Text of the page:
There has always been something about Frank Lampard. Few footballers can divide opinion like him. For all his medals, goals and achievements, he has still spent a career being compared unfavourably to others.
The 1996 video that ESPNFC podcast presenter Dan Mason released to the world last week revealed that for one night only, he was considered not as good as Scott Canham, the learned opinion of one well-lubricated West Ham punter. Back then, it was Rio Ferdinand who was the "new Bobby Moore". Lampard meanwhile had 'Junior' added to his name.
His place in West Ham's team was seen as nepotism on the part of his uncle, Harry Redknapp, whose assistant happened to be brother-in-law Frank Lampard Sr, an Upton Park legend with 660 appearances for the club. The floppy-fringed attacking midfielder could do little right in the eyes of some Hammers fans, even when showing off an ability to score goals from midfield, and running his chubby legs off for the cause.
"Right to the very top," is what Uncle Harry predicted while a clearly embarrassed Lampard Jr looked on and an unconvinced audience murmured. After all, Joe Cole, three years younger, was always going to be better than him. And cousin Jamie, of Liverpool fame, had been and done it already.
Uncle Harry was nearly bang on too. In 2005, Frank Lampard, with Dad now having to put with being called "Senior", was voted the second-best player in both the Ballon d'Or and FIFA World Player of the Year. Only a high-peak Ronaldinho could talk down to him.
However, back in third in the Ballon d'Or, there was someone else. Steven Gerrard embodied everything that an English midfielder should be. He made driving runs, scored vital goals, led by example, exerted boundless energy, and had the majesty of winning in Istanbul to his name. Lampard could not match that flourish. He never scored goals quite like Stevie did.
Someone at Chelsea seemed to agree, even if Jose Mourinho always spoke of Frank in the highest terms. They spent two summers trying to sign Gerrard. He was but a last-minute change of heart away from making the King's Road his footballing home. Had he done so, Lampard would surely have been the player forced to make adjustments to accommodate the new star.
By that time, one of English football's longest running and most ultimately futile debates had begun in earnest. Could Gerrard and Lampard play together for England? And if not, why not and then who must be dropped? The answer to that almost always leaned towards Lampard. Gerrard was the special one, the passion player who would drive England to glory.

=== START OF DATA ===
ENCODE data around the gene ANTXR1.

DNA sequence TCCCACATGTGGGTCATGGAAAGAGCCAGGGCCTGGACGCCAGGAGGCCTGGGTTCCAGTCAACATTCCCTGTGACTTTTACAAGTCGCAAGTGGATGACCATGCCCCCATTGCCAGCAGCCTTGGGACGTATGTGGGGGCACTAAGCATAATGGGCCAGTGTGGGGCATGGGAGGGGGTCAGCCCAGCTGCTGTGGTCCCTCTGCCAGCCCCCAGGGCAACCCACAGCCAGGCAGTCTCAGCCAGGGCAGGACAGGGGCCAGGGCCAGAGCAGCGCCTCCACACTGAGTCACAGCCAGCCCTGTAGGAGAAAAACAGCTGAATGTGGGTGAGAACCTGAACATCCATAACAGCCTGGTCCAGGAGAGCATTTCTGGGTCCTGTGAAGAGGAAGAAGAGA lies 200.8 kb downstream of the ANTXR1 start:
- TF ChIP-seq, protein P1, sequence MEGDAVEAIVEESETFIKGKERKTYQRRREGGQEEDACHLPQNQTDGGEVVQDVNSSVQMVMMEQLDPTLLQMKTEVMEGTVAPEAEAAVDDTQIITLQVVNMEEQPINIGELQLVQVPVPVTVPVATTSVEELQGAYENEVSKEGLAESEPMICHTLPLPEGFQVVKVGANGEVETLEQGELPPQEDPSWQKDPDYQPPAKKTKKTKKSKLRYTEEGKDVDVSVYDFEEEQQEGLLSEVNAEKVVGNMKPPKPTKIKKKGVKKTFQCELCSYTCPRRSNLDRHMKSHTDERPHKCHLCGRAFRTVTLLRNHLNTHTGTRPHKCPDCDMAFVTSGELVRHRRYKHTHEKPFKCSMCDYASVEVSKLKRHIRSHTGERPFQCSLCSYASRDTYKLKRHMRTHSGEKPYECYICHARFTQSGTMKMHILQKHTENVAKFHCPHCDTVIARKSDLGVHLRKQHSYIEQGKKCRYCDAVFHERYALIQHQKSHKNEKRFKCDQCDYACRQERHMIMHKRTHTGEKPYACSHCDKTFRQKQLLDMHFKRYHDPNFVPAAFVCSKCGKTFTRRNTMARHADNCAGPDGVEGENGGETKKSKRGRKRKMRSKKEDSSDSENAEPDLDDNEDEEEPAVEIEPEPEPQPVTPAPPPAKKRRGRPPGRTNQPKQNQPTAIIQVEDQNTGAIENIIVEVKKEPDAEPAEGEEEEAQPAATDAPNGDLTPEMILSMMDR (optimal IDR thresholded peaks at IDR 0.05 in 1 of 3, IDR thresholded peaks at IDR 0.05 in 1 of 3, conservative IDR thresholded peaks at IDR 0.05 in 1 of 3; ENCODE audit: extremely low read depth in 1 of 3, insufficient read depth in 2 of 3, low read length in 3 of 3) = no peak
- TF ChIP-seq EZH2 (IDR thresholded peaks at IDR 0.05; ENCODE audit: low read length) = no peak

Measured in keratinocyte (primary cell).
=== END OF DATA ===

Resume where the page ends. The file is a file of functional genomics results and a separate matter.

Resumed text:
Lampard's presence had already offended another camp. At Euro 2004, Sven Goran Eriksson had decided that to shoe-horn the Gerrard/Lampard axis he would play Paul Scholes on the left wing.
Even nine years ago, Scholes was no-one's idea of a fleet-footed runner of channels. Lampard the arriviste had supplanted the most singular English midfield talent of the last 20 years. Scholes took his leave of international football with Lampard handed blame, even though it was Eriksson's cowardice of selection that caused the problem.
What is it about Lampard that invited such suspicion? Why was he not cherished by those outside Stamford Bridge? Well, Lampard is a curiosity in English football. He is not the street footballer that Gerrard, Scholes, Cole or Wayne Rooney all represent, reason being that he has probably rarely played street football. Frank Sr sent him to an Essex public school, an educational world away from most of his footballing peers; none of his team-mates are likely to have an A* GCSE in Latin. Lampard is also blessed with a 150-plus IQ, in the top 0.1% of anyone, let alone footballers, which may rule out his being on the wavelength of Ashley Cole, though John Terry was said to be in the top three of the Chelsea players measured when they were tested in 2009.
Lampard's intelligence, both learned and innate, is reflected in his play, and therein lay more reasons for his not being taken to purists' hearts. English football trusts natural ability above all else. Self-made players who worked on their game to reach the top like Kevin Keegan were always regarded as lesser mortals to George Best, even if the latter's gifts were drained in the same manner he regularly demolished goblets of white wine.
When Chelsea won the Champions League, they did so through a grit and tactical intelligence that was embodied by none other than Lampard. As his previous triathlete energy levels were diminishing, he redrew his play. He retained an effectiveness to so far escape Gerrard, who until recently looked rather lost amid Brendan Rodgers' philosophies. When England exited Euro 2012 in their usual manner, passed to death by Andrea Pirlo, it was apparent that the new Lampard - missing through injury - might have been the player they missed most.
At 34, Lampard has become appreciated like never before. The previously and perhaps understandably chippy interviewee now speaks with candour, with the air of one who has indeed been right to the top. Certain Manchester United fans would even be happy for him to replace Scholes in their soon-to-be vacant midfield elder statesman role.
An increasing distance from Terry may have helped the public image, but Lampard has become a credit to his club, just as its top-brass become eager to disassociate from him. Such is the chaotic way of Chelsea, the club he will leave this summer at the latest. He may not have possessed the gifts of Peter Osgood or Gianfranco Zola or been able to sign off with quite the same glory as Didier Drogba could in Munich, but 12 years of perpetual achievement in the club's richest years must grant him the title of Chelsea's finest ever player.
When Lampard does take his leave of Stamford Bridge, an imminent departure that leaves most true Blues aghast, he should do so being compared unfavourably to nobody.